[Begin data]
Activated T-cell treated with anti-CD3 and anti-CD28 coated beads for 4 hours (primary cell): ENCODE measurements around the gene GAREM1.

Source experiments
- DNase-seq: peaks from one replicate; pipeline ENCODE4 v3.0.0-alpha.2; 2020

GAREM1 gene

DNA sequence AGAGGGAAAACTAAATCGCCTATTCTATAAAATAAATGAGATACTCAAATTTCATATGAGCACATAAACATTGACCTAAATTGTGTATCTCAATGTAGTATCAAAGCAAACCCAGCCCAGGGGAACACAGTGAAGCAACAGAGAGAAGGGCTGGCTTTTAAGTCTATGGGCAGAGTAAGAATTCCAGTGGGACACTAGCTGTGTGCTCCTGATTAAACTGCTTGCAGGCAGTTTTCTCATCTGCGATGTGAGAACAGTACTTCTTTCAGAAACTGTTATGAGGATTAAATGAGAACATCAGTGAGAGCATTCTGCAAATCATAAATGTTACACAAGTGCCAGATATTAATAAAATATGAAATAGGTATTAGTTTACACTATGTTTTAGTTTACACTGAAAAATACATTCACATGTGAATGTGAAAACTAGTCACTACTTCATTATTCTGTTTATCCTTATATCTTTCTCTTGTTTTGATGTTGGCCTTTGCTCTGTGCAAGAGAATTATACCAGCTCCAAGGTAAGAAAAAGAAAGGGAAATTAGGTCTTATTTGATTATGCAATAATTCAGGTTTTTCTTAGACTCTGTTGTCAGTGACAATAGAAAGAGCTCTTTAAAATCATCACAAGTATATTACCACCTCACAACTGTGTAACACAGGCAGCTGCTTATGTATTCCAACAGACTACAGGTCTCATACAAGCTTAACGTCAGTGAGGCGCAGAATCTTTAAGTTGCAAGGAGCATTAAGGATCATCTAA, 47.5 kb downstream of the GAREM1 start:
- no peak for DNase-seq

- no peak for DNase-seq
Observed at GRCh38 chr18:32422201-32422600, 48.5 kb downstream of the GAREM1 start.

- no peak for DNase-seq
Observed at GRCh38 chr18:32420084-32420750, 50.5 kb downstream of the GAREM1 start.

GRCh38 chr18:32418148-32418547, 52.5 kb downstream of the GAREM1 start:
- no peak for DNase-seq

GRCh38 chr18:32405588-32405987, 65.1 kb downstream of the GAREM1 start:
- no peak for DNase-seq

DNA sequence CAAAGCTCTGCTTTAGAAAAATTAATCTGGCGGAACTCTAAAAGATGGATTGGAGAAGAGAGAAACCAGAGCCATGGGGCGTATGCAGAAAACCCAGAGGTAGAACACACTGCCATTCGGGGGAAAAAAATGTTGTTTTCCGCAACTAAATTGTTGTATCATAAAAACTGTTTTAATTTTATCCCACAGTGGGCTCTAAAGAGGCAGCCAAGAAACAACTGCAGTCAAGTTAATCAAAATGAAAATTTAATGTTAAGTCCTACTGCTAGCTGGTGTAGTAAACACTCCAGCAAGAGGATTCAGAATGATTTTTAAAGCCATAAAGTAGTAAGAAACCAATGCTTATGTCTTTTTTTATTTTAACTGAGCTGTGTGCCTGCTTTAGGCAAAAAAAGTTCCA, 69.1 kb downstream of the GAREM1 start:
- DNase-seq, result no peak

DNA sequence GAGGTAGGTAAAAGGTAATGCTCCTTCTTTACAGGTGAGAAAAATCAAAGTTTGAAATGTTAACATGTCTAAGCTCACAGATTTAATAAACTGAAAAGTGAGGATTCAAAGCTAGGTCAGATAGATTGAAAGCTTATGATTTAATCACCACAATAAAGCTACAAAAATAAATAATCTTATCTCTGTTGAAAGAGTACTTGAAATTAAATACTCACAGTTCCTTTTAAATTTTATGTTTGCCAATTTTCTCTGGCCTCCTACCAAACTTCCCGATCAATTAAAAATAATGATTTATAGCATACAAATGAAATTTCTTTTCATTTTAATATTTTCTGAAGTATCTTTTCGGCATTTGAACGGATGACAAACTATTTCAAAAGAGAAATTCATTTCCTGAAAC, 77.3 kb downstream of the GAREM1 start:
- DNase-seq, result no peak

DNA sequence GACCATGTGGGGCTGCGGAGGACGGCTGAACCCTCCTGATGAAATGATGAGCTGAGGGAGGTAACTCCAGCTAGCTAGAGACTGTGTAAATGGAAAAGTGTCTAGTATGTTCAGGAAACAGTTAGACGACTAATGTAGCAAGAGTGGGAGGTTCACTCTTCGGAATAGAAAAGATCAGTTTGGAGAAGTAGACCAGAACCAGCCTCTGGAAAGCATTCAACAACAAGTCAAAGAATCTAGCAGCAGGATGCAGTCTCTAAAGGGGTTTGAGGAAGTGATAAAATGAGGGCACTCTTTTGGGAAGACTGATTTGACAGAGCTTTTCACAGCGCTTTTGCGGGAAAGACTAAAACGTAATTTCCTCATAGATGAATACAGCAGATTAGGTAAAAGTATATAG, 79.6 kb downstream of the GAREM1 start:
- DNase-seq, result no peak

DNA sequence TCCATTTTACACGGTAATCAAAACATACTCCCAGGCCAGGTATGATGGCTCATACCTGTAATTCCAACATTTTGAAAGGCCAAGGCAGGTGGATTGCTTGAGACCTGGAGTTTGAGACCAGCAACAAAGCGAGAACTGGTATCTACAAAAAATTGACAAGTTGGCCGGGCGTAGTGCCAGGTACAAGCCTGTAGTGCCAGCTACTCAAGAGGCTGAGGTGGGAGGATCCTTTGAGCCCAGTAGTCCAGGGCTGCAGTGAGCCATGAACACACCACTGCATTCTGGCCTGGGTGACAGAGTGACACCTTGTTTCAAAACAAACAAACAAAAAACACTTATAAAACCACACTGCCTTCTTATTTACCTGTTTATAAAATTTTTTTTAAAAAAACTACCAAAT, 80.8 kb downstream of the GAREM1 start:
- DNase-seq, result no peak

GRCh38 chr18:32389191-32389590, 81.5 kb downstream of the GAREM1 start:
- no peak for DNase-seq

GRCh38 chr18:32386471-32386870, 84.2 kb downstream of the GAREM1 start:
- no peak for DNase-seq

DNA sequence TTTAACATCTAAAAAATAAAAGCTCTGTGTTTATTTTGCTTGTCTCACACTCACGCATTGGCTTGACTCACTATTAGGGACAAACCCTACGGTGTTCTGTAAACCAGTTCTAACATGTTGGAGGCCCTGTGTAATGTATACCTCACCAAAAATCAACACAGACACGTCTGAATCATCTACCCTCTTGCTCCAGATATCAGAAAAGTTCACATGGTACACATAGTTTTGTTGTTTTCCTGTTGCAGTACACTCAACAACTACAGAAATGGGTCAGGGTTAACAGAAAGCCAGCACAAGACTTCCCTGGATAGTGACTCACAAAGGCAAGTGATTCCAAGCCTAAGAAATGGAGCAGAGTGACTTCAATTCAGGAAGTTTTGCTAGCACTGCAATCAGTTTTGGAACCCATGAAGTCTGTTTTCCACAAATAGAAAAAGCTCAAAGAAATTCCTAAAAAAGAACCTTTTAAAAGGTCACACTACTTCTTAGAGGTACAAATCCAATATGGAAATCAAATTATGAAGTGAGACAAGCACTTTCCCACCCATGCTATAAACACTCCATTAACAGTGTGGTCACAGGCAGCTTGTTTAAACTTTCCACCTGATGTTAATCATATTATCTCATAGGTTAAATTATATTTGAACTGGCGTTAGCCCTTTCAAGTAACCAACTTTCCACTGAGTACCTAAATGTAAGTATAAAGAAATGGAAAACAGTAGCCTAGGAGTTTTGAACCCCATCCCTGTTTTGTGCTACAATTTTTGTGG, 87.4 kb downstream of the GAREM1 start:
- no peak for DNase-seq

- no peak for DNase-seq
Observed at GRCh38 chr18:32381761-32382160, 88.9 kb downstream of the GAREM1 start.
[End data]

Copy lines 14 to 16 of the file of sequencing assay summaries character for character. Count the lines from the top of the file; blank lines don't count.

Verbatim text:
- no peak for DNase-seq

DNA sequence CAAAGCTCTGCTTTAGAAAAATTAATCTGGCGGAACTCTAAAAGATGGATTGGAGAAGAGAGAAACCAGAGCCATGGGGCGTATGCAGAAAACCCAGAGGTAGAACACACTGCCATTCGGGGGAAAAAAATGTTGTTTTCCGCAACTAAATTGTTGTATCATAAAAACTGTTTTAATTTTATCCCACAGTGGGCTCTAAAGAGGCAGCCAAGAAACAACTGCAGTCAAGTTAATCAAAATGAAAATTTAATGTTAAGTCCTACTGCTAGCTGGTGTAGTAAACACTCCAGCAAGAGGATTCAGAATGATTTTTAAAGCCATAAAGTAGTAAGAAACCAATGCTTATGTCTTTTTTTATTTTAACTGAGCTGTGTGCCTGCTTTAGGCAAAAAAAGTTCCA, 69.1 kb downstream of the GAREM1 start:
- DNase-seq, result no peak